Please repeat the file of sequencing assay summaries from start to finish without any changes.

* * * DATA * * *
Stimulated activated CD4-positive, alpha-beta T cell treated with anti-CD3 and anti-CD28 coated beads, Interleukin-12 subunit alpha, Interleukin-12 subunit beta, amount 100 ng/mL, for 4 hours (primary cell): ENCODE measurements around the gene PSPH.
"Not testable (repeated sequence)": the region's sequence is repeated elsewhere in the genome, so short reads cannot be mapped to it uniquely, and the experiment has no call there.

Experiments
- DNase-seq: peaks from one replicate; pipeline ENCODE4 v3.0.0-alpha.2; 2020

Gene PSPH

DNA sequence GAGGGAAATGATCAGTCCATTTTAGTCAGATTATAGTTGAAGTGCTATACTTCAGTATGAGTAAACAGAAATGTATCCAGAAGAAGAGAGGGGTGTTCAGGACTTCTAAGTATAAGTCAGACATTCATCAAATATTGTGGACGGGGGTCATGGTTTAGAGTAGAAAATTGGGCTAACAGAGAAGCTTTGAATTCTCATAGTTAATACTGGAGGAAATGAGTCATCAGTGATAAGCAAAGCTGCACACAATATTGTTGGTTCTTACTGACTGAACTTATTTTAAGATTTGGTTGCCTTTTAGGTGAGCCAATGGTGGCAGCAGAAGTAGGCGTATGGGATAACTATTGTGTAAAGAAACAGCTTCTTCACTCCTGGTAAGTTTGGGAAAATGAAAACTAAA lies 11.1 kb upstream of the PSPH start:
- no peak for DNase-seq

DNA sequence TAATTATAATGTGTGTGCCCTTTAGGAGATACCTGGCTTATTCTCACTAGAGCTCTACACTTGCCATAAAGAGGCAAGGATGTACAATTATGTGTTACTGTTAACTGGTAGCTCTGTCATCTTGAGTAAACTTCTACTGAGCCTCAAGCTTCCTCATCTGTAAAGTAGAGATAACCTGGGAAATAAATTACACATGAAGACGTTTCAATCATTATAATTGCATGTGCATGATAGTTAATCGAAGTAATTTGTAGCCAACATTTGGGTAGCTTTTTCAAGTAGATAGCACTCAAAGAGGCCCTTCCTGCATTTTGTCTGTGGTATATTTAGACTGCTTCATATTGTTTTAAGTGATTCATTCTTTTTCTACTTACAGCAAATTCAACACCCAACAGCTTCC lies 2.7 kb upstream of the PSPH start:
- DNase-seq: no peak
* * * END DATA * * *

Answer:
Stimulated activated CD4-positive, alpha-beta T cell treated with anti-CD3 and anti-CD28 coated beads, Interleukin-12 subunit alpha, Interleukin-12 subunit beta, amount 100 ng/mL, for 4 hours (primary cell): ENCODE measurements around the gene PSPH.
"Not testable (repeated sequence)": the region's sequence is repeated elsewhere in the genome, so short reads cannot be mapped to it uniquely, and the experiment has no call there.

Experiments
- DNase-seq: peaks from one replicate; pipeline ENCODE4 v3.0.0-alpha.2; 2020

Gene PSPH

DNA sequence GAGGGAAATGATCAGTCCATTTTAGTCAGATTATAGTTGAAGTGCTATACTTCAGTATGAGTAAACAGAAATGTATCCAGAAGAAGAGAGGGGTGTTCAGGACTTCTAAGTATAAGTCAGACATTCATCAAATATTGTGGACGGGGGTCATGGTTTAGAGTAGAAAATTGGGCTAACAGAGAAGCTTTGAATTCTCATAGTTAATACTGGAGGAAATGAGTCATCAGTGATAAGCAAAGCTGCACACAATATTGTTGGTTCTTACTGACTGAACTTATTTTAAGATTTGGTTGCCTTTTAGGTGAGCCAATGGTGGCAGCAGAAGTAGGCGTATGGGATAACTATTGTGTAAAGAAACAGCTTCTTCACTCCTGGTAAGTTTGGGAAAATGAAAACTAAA lies 11.1 kb upstream of the PSPH start:
- no peak for DNase-seq

DNA sequence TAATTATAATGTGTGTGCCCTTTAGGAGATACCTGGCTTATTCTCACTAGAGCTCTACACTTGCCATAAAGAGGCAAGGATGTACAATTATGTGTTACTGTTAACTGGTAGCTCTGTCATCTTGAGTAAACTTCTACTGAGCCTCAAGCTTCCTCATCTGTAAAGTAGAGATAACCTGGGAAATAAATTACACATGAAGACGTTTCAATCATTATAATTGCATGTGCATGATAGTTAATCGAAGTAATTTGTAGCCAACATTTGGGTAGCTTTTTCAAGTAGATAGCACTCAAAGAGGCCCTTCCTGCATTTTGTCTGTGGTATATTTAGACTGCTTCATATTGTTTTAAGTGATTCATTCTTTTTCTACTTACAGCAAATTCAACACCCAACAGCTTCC lies 2.7 kb upstream of the PSPH start:
- DNase-seq: no peak